| I have to hand it to George Ochenski, he pretty much summed up the Good Guv's coal-to-gas scheme perfectly. This is a topic I've been wanting to write about since the end of the legislative session, but Ochenski beat me to it.
Quite correctly, Ochenksi recognizes that the scheme is dependent on "carbon sequestration" -- a process that's mostly theoretical -- and possibly billions in taxpayer dollars. That is, it's dirty, risky, and expensive.
It's hard to see this scheme as anything other than a badly-thought-out environmentally-unfriendly government handout to Big Energy.
It would be hard to forget the rap we've been getting almost nonstop from our governor's office for more than a year now. Basically it's that "we are the Saudi Arabia of coal," and, by golly, we can make America energy-independent of "the sheiks, crooks and dictators" from whom we import oil to support our gross consumption habits simply by building enormous plants to turn dirty black coal into clean liquid fuels. Moreover, this will be good for the environment because the carbon dioxide that makes coal such a threat to the global environment can theoretically be captured, compressed under enormous pressure, and injected into the ground where it will sit complacently long into the future. So we are told.
This rosy scenario is further bolstered with the trotting out of dubious analyses showing billions in economic development, thousands of new jobs, millions in new tax receipts, and-this is the best one-Montana showcasing, and then selling, wonderful clean new coal technologies to the rest of the world (China and India, to be specific).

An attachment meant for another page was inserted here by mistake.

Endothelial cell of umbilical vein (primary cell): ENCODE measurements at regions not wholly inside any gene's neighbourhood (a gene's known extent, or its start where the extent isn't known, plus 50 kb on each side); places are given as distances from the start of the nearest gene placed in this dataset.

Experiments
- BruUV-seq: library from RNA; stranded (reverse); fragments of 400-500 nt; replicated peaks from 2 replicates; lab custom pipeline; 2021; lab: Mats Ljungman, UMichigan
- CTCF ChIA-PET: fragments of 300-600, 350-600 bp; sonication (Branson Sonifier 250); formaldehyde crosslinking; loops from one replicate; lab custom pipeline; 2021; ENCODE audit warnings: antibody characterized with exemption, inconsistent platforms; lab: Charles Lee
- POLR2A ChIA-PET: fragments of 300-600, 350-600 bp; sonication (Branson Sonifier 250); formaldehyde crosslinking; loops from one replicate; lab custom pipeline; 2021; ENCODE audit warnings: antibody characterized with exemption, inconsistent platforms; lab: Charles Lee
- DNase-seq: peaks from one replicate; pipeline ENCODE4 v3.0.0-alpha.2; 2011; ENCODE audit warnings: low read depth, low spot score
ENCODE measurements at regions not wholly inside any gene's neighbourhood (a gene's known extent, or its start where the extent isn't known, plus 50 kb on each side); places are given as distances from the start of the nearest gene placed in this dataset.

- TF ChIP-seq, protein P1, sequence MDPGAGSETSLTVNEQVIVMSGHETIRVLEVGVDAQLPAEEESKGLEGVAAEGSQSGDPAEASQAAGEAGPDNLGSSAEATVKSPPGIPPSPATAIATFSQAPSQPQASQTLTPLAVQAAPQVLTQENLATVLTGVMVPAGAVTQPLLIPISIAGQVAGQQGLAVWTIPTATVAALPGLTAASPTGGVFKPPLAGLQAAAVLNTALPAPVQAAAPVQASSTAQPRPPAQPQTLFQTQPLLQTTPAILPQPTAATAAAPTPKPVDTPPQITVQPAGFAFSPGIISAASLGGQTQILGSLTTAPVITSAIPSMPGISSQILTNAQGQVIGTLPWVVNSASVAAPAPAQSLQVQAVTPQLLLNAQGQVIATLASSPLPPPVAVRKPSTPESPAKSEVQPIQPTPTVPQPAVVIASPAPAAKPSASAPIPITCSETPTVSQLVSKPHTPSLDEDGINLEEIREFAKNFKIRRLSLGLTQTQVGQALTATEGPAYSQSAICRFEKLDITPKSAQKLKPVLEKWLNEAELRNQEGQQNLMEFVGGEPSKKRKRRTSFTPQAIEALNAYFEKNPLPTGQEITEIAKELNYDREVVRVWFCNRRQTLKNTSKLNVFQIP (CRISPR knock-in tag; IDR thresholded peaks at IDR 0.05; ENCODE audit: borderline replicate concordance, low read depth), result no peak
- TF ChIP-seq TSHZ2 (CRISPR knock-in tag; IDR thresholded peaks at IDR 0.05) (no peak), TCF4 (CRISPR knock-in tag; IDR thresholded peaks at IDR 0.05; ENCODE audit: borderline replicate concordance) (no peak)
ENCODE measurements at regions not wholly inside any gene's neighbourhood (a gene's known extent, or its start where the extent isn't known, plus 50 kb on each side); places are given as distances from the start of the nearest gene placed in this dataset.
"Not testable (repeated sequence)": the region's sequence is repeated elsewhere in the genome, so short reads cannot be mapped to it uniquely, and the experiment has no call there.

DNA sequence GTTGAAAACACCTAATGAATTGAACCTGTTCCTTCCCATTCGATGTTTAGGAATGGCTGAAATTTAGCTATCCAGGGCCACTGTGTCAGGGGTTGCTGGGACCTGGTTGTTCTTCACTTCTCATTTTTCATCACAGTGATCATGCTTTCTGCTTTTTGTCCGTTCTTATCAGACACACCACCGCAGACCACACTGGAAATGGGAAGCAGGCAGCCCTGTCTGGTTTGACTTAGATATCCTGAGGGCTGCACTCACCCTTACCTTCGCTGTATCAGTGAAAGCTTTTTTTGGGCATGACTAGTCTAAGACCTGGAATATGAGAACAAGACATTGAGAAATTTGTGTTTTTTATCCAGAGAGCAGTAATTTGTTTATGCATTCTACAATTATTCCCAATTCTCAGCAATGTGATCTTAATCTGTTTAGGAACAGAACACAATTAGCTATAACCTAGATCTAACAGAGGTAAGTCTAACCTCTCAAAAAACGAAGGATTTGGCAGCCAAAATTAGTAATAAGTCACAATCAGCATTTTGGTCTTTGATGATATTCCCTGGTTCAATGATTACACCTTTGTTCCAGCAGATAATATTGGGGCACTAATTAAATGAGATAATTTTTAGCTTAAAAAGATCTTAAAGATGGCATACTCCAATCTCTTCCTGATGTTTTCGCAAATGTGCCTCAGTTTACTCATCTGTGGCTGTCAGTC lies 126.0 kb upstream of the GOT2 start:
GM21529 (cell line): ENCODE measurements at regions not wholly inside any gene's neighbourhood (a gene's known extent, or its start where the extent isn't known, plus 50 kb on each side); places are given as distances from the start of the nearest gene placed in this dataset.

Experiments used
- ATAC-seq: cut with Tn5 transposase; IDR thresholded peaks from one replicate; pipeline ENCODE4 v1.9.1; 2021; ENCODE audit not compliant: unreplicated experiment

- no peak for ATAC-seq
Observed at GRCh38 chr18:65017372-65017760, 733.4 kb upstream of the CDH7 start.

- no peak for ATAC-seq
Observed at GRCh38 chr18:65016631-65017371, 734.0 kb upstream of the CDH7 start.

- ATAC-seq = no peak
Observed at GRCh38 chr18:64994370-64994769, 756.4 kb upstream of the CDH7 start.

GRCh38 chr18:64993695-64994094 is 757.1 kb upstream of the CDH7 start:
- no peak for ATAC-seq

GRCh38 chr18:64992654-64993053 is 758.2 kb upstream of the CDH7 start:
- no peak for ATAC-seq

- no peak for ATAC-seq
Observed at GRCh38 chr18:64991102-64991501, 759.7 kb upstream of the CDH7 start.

The Boston Globe editorial Ochenski quotes - "No subsidy for a filthy fuel" - goes into the issue in starker terms. According to the Globe, to build the plants necessary to generate the gasoline to replace just 10 percent of our national consumption would cost $70 billion.
All of this largess, though, would replace gasoline with a fuel that would generate about twice the carbon dioxide emissions of gasoline. Even if the plants were built so that their carbon dioxide emissions could be captured and then stored underground, the Environmental Protection Agency estimates that liquefied coal would still emit about 4 percent more carbon dioxide than gasoline.
The United States has immense coal reserves -- enough to make it the Saudi Arabia of this fossil fuel -- so proposals for liquefied coal have become the unkillable Draculas of US energy policy....
The Globe thinks a better use for coal-to-gas is to replace conventional coal in power plants.
The Billings Gazette recently published a report from environmental groups that decried Congressional buzz over the promotion of gassified coal and extracting tar sand and oil shale.
Tar sand is mined extensively in Canada and is found in Utah. The region where Wyoming, Colorado and Utah come together is one of the richest sources of oil shale in the world. Coal is mined in Appalachia and across the West.